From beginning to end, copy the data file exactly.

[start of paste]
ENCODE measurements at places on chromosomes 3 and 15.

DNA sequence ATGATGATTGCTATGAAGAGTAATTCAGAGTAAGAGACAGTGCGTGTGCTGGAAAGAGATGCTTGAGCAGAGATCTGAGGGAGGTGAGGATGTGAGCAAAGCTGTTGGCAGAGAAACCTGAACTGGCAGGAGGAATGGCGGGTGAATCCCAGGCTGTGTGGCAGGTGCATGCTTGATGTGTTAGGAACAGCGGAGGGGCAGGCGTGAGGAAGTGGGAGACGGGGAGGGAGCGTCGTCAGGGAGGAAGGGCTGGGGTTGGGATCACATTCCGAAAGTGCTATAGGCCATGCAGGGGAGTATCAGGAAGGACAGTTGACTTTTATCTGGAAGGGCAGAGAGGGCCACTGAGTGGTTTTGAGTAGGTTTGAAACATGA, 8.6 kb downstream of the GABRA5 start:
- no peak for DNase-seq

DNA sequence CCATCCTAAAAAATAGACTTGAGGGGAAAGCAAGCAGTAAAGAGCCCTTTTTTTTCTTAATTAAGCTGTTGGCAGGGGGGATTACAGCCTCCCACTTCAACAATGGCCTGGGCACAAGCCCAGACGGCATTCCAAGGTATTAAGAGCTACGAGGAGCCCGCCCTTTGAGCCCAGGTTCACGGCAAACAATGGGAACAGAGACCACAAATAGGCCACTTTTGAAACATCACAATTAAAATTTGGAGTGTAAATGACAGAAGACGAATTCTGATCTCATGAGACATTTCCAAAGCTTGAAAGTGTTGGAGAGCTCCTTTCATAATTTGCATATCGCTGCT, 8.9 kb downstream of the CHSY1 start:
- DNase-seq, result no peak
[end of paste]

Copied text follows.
ENCODE measurements at places on chromosomes 3 and 15.

DNA sequence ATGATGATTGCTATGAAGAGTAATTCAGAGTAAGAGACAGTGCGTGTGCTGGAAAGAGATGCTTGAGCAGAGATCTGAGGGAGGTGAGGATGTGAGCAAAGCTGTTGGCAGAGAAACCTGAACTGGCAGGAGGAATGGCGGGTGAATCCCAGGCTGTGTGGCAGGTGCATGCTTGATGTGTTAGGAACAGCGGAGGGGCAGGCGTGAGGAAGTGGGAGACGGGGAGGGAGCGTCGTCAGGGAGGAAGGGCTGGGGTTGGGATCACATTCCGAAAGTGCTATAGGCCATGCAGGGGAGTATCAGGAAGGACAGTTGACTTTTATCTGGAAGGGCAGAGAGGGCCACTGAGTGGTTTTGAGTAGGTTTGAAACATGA, 8.6 kb downstream of the GABRA5 start:
- no peak for DNase-seq

DNA sequence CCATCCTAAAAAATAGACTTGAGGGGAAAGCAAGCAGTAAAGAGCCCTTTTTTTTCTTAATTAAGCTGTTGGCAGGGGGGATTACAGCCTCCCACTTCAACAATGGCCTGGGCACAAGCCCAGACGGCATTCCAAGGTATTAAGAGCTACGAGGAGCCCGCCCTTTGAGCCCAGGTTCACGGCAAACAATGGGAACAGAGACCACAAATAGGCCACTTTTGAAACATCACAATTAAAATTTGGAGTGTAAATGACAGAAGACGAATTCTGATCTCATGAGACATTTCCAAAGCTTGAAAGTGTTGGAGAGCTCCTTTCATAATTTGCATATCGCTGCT, 8.9 kb downstream of the CHSY1 start:
- DNase-seq, result no peak